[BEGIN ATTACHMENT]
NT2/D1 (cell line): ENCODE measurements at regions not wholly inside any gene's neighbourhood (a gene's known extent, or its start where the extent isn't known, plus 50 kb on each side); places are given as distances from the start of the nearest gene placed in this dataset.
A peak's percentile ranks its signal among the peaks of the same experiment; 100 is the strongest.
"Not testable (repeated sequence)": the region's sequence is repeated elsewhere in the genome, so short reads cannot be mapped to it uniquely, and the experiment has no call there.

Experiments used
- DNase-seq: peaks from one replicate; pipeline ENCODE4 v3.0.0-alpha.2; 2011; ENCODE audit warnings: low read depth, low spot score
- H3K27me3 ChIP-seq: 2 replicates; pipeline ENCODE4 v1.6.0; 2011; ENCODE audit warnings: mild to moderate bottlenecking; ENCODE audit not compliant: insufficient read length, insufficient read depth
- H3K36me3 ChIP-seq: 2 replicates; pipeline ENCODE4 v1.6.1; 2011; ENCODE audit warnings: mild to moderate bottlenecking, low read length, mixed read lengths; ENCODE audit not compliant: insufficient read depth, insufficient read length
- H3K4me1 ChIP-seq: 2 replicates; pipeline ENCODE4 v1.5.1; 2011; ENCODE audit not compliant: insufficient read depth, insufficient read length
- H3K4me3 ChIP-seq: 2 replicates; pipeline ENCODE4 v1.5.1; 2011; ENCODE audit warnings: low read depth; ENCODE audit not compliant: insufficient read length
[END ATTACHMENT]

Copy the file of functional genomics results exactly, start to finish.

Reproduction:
NT2/D1 (cell line): ENCODE measurements at regions not wholly inside any gene's neighbourhood (a gene's known extent, or its start where the extent isn't known, plus 50 kb on each side); places are given as distances from the start of the nearest gene placed in this dataset.
A peak's percentile ranks its signal among the peaks of the same experiment; 100 is the strongest.
"Not testable (repeated sequence)": the region's sequence is repeated elsewhere in the genome, so short reads cannot be mapped to it uniquely, and the experiment has no call there.

Experiments used
- DNase-seq: peaks from one replicate; pipeline ENCODE4 v3.0.0-alpha.2; 2011; ENCODE audit warnings: low read depth, low spot score
- H3K27me3 ChIP-seq: 2 replicates; pipeline ENCODE4 v1.6.0; 2011; ENCODE audit warnings: mild to moderate bottlenecking; ENCODE audit not compliant: insufficient read length, insufficient read depth
- H3K36me3 ChIP-seq: 2 replicates; pipeline ENCODE4 v1.6.1; 2011; ENCODE audit warnings: mild to moderate bottlenecking, low read length, mixed read lengths; ENCODE audit not compliant: insufficient read depth, insufficient read length
- H3K4me1 ChIP-seq: 2 replicates; pipeline ENCODE4 v1.5.1; 2011; ENCODE audit not compliant: insufficient read depth, insufficient read length
- H3K4me3 ChIP-seq: 2 replicates; pipeline ENCODE4 v1.5.1; 2011; ENCODE audit warnings: low read depth; ENCODE audit not compliant: insufficient read length